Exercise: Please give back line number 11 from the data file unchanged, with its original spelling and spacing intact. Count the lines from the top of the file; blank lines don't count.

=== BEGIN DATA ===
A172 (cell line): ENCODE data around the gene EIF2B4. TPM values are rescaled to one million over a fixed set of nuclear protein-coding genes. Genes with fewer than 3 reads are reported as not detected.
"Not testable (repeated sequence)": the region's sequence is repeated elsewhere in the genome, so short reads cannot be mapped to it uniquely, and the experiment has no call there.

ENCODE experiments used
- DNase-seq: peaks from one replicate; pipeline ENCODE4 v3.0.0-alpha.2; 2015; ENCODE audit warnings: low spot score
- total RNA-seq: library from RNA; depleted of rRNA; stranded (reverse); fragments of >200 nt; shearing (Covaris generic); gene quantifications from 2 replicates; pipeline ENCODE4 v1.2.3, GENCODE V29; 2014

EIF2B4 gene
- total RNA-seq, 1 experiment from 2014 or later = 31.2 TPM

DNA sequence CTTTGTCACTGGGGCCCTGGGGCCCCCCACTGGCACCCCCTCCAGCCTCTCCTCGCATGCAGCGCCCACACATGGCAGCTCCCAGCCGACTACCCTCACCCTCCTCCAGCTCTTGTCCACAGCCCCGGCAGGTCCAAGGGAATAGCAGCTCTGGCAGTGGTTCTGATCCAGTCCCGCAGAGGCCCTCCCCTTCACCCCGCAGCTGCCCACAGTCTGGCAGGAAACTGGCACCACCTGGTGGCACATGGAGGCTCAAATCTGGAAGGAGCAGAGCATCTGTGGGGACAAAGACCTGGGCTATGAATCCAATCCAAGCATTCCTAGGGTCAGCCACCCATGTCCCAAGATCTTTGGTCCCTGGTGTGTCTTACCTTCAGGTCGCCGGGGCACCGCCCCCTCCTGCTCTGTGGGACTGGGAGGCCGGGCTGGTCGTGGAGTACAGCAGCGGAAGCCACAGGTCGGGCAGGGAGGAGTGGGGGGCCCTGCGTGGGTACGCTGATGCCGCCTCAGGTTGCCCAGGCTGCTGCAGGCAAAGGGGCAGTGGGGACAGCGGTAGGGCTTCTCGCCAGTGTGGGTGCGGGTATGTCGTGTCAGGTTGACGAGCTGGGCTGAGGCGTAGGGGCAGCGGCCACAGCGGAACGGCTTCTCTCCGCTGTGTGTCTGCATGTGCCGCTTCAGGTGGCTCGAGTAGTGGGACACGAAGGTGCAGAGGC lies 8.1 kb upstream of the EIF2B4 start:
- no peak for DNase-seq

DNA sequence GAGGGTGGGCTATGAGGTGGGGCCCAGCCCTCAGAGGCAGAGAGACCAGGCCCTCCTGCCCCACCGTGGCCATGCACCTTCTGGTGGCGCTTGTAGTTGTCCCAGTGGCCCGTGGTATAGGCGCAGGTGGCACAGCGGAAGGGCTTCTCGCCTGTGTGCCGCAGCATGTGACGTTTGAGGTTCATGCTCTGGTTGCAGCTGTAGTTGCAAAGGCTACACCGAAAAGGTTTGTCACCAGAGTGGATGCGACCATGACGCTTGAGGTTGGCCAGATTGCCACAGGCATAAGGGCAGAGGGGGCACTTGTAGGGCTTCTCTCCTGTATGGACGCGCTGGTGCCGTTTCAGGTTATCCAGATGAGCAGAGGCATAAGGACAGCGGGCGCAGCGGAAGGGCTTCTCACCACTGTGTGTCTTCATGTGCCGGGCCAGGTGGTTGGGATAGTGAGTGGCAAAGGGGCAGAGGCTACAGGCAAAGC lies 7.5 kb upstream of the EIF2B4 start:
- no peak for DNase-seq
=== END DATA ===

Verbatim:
- no peak for DNase-seq